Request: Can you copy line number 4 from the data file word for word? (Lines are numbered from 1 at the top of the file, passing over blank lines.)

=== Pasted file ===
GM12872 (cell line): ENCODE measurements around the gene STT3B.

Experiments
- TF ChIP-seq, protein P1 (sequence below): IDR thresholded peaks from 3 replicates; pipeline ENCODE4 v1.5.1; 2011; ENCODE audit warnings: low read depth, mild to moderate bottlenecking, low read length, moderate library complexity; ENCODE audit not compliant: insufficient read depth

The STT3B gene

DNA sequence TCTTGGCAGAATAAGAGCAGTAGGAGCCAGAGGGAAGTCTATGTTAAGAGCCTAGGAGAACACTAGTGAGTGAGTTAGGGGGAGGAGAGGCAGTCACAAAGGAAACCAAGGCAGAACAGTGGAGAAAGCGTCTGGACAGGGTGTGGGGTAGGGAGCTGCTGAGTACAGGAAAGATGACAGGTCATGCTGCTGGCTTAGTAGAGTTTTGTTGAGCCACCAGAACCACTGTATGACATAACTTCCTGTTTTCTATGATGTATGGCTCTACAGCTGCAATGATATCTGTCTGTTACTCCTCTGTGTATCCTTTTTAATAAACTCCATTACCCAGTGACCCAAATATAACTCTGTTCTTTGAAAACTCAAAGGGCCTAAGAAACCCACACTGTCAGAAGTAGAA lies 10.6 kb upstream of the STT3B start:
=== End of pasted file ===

The STT3B gene